What is the dream of all visitors coming to Italy? It is, of course, to taste the best cuisine in the world, to take in the wonderful smells and colours of fresh, local produce and to enjoy that special moment at a nice restaurant as the sun goes down. But behind all this poetry, there is a very long tradition, a large amount of history (starting from the Romans, but even before them) and the genius of a man who is considered throughout the world as the creator of Italian cuisine.
Imagine a young, tall boy, growing up in a wealthy family, where he had the chance to study and to receive a good education; something reserved only for a limited number of people in the days. Pellegrino Artusi was the beloved son of a grocer, who had 12 sons and daughters. He spent a very cheerful youth between Forlimpopoli (his hometown) and Florence. He had two passions: literature and food. Or better yet, he loved to stay in the kitchen and understand how dishes were prepared. He was passionate about gastronomy, loved good, quality products and simple, tasty dishes.
At his house in Florence, he built a scientific and well-furnished kitchen where he worked with his friend and chef, Francesco Ruffilli, who bought fresh products daily, and his waitress, Marietta Sabatini, to whom is dedicated the Mariette Association, a group of women which know everything about pasta, dough and traditions. Artusi created a new recipe everyday using seasonal products, old family recipes and anything he could get from women he knew and meet along the way. He traveled a lot and this gave him chance to gather many traditional recipes or even those used for years by mothers and grandmothers, preparing lunch and dinner for their families.
Only after each dish was meticulously prepared numerous times and perfect was had, would it be transcribed in his manual, accompanied by reflections and anecdotes told with wit and flawlessly. A treaty of cooking declined to good taste, hygiene, manual dexterity and the economy, in fact, for some recipes, using “leftovers” was also recommended, because in the kitchen nothing should go to waste.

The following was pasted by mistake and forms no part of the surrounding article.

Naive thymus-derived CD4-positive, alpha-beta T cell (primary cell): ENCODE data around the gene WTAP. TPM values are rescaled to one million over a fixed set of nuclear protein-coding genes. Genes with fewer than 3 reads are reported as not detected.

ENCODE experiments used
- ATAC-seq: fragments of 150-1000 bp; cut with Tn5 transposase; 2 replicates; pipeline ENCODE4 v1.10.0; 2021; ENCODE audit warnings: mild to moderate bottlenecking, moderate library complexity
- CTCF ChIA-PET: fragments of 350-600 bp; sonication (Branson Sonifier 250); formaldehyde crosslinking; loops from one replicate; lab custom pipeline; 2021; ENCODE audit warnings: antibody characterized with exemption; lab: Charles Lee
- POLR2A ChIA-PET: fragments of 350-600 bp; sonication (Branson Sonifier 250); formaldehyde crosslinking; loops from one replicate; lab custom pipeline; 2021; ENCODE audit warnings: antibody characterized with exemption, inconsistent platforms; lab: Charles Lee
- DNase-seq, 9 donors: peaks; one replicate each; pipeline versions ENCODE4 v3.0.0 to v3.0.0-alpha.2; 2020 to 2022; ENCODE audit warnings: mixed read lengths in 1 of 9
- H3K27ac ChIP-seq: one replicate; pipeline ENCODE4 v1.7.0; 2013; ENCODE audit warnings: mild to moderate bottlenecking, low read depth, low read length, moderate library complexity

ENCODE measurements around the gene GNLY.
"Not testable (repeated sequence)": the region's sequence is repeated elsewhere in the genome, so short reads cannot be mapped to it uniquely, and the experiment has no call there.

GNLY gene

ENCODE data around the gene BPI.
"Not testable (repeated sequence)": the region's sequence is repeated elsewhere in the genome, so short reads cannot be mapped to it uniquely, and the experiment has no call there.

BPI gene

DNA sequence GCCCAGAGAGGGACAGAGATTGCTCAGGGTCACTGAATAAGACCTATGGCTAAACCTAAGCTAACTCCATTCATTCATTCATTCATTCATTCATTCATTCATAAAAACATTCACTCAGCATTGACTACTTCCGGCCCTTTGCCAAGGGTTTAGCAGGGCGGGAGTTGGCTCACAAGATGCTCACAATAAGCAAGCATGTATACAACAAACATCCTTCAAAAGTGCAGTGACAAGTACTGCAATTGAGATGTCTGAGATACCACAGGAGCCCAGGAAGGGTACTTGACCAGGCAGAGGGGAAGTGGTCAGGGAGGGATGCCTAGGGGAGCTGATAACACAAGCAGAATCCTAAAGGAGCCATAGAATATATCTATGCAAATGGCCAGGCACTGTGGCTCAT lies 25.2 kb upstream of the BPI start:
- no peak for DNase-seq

790 recipes. The real patrimony of the Italian way of thinking and preparing food. La scienza in cucina e l’arte di mangiar bene was the original title of the book published in 1891. The publishing costs were paid by Pellegrino Artusi himself and much to the amazement of all, in 20 years, he had reached 15 editions, Currently the work has been translated into 7 languages and it is in its 130th edition.
The birth town of Mr. Artusi has become the international center for Italian cuisine or better the place where you can find a mixture of Italian culinary tradition. In the center there is a very important cooking school where you learn to make pasta and piadina (a flat bread and the “poor” bread of the Romagna people) and not only. Learn along Michelin starred chefs, all the secrets of well eating. Casa Artusi also has a very rich library about cooking, world cuisine, cooking techniques, special recipes and anything and everything you would ever want to know about well eating.
It is a very small town. From Forlì, an important nearby town, you will immediately find the castle, called the “Rocca” which was build by the Cardinal Egidio Albornoz in 1360. In its courtyard is the Verdi theatre, now a cinema and a nice example of the Liberty Style once to be had in Romagna.
Try to plan a visit in June during the international Feste Artusiane. Thousands of visitors from all over the world come to this small borough for ten days of delicious eating and drinking.
Casa Artusi is a must in this town. For information, please visit their web site, http://www.casartusi.it/en. Private cooking lessons are also available (a minimum number is required).